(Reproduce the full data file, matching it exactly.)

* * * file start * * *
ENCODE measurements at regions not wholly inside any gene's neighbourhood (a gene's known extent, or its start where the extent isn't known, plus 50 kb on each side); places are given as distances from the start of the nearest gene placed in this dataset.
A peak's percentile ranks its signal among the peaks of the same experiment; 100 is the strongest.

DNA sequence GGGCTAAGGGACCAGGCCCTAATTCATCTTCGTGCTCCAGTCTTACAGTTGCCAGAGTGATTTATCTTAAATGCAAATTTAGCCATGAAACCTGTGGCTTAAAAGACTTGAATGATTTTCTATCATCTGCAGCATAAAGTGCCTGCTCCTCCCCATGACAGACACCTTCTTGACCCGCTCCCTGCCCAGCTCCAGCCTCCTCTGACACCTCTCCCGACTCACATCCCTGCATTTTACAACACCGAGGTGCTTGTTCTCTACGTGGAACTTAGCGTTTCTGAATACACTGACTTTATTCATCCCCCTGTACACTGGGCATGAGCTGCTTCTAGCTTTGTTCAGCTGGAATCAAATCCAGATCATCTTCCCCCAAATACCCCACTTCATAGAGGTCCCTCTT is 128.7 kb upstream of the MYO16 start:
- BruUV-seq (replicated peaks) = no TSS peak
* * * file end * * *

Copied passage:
ENCODE measurements at regions not wholly inside any gene's neighbourhood (a gene's known extent, or its start where the extent isn't known, plus 50 kb on each side); places are given as distances from the start of the nearest gene placed in this dataset.
A peak's percentile ranks its signal among the peaks of the same experiment; 100 is the strongest.

DNA sequence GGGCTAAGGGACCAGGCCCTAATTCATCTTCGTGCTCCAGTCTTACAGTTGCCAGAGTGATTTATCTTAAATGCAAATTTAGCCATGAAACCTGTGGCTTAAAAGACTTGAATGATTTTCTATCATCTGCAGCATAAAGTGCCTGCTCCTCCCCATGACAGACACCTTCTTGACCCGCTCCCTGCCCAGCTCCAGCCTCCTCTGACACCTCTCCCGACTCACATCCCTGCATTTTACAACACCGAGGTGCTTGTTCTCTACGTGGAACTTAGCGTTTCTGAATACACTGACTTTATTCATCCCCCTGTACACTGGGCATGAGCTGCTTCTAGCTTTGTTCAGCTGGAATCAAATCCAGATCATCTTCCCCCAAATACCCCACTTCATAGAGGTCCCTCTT is 128.7 kb upstream of the MYO16 start:
- BruUV-seq (replicated peaks) = no TSS peak